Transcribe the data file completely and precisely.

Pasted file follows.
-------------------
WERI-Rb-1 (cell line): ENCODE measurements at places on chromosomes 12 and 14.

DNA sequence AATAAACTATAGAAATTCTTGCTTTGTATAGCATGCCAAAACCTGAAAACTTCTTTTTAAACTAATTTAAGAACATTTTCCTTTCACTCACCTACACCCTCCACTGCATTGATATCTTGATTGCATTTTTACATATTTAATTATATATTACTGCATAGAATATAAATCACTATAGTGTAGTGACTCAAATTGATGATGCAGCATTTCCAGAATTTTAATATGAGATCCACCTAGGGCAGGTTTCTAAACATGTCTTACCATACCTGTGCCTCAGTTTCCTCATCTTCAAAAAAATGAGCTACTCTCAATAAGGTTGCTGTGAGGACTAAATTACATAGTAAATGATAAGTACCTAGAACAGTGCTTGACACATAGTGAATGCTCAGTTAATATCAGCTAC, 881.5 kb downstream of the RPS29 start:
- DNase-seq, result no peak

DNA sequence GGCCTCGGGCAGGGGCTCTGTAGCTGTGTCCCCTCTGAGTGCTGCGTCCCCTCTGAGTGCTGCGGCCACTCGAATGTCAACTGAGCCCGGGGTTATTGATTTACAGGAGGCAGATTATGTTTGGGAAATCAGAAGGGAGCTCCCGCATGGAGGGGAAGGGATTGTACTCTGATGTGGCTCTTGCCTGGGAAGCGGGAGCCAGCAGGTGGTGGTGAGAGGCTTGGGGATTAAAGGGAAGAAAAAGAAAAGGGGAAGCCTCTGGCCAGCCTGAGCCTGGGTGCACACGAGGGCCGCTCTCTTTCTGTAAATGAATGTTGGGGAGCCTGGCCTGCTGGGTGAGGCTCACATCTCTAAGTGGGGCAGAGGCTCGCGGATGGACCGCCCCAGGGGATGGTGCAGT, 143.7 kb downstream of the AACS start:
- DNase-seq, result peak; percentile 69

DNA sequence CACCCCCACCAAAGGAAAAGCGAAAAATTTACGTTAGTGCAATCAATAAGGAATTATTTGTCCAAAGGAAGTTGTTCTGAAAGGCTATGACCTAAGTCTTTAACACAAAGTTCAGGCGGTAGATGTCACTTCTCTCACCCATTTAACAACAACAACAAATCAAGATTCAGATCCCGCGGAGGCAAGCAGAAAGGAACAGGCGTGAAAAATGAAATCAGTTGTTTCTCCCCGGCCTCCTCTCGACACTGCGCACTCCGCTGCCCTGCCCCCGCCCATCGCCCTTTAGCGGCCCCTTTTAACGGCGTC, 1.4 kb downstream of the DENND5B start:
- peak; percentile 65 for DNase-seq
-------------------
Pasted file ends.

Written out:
WERI-Rb-1 (cell line): ENCODE measurements at places on chromosomes 12 and 14.

DNA sequence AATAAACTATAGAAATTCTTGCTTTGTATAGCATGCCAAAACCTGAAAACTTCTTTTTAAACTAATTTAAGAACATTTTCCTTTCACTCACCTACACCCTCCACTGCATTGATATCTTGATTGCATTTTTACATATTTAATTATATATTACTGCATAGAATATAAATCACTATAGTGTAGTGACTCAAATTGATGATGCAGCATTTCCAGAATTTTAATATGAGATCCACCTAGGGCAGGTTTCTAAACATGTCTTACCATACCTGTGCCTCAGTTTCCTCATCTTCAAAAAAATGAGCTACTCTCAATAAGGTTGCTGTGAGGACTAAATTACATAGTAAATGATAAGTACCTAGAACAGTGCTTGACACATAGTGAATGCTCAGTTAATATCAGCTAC, 881.5 kb downstream of the RPS29 start:
- DNase-seq, result no peak

DNA sequence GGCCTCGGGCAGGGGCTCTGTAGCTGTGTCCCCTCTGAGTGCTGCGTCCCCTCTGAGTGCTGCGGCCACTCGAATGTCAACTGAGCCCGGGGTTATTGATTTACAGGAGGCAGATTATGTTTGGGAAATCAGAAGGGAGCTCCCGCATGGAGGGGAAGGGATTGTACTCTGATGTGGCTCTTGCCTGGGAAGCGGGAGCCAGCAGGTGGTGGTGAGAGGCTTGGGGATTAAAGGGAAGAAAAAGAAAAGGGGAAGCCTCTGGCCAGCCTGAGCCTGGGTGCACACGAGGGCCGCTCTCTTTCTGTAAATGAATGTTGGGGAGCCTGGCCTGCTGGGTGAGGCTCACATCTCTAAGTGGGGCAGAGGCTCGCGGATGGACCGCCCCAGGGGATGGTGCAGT, 143.7 kb downstream of the AACS start:
- DNase-seq, result peak; percentile 69

DNA sequence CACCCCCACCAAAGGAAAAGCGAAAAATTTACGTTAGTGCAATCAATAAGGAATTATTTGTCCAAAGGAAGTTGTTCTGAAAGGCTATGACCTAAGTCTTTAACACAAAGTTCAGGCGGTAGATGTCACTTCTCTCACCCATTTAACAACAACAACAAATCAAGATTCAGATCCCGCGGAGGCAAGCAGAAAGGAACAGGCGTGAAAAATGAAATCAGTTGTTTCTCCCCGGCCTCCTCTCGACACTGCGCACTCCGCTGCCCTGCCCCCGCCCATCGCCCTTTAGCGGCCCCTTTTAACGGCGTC, 1.4 kb downstream of the DENND5B start:
- peak; percentile 65 for DNase-seq